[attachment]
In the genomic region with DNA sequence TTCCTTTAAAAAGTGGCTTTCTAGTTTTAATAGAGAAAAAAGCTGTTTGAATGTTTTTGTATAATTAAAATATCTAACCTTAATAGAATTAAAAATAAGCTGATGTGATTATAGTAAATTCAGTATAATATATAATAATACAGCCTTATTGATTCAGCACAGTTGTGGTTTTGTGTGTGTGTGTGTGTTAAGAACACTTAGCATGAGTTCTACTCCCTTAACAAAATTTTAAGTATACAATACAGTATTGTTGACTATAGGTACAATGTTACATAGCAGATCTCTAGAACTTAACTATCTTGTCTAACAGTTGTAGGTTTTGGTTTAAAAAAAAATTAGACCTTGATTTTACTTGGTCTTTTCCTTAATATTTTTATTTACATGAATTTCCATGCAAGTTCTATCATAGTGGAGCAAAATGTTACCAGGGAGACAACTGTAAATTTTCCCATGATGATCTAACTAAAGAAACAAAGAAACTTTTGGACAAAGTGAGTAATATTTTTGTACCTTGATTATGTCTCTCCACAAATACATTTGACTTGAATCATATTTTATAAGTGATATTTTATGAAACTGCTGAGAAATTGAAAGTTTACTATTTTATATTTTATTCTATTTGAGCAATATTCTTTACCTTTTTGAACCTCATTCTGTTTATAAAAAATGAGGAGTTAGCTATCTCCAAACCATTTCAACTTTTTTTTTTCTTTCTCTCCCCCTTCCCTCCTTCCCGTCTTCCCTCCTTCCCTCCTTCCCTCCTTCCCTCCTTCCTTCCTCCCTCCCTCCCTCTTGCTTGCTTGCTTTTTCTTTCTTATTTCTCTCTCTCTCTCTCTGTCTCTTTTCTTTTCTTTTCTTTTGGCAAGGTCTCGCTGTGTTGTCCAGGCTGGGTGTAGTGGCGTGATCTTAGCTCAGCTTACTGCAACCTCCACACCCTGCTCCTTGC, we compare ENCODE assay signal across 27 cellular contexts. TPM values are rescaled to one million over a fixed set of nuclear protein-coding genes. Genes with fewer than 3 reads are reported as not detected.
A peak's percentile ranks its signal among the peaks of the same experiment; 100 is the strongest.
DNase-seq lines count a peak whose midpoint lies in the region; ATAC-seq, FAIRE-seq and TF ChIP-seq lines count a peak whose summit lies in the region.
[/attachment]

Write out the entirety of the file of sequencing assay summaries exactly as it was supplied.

In the genomic region with DNA sequence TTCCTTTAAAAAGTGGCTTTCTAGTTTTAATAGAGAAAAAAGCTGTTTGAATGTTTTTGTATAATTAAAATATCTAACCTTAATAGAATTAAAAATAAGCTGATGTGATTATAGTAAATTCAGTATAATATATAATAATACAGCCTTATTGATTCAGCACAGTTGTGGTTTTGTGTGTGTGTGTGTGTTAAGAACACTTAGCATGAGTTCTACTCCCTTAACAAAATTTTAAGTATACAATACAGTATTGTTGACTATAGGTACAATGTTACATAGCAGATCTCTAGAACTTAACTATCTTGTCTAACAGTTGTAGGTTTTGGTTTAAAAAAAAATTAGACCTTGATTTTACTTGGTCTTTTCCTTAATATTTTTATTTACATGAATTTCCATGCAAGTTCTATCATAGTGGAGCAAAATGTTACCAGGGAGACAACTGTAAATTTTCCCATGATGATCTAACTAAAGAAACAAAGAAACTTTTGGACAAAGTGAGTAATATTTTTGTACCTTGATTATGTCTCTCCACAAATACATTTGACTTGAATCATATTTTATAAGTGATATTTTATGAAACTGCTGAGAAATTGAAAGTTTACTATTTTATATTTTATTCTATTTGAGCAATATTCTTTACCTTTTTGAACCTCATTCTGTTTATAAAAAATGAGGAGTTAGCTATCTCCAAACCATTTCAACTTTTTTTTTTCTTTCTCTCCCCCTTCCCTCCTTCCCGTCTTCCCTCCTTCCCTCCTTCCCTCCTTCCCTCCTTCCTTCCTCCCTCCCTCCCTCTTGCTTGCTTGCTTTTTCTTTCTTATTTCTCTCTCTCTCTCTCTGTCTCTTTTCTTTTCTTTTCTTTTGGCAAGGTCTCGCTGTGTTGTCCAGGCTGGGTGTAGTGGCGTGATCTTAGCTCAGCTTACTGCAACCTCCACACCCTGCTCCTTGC, we compare ENCODE assay signal across 27 cellular contexts. TPM values are rescaled to one million over a fixed set of nuclear protein-coding genes. Genes with fewer than 3 reads are reported as not detected.
A peak's percentile ranks its signal among the peaks of the same experiment; 100 is the strongest.
DNase-seq lines count a peak whose midpoint lies in the region; ATAC-seq, FAIRE-seq and TF ChIP-seq lines count a peak whose summit lies in the region.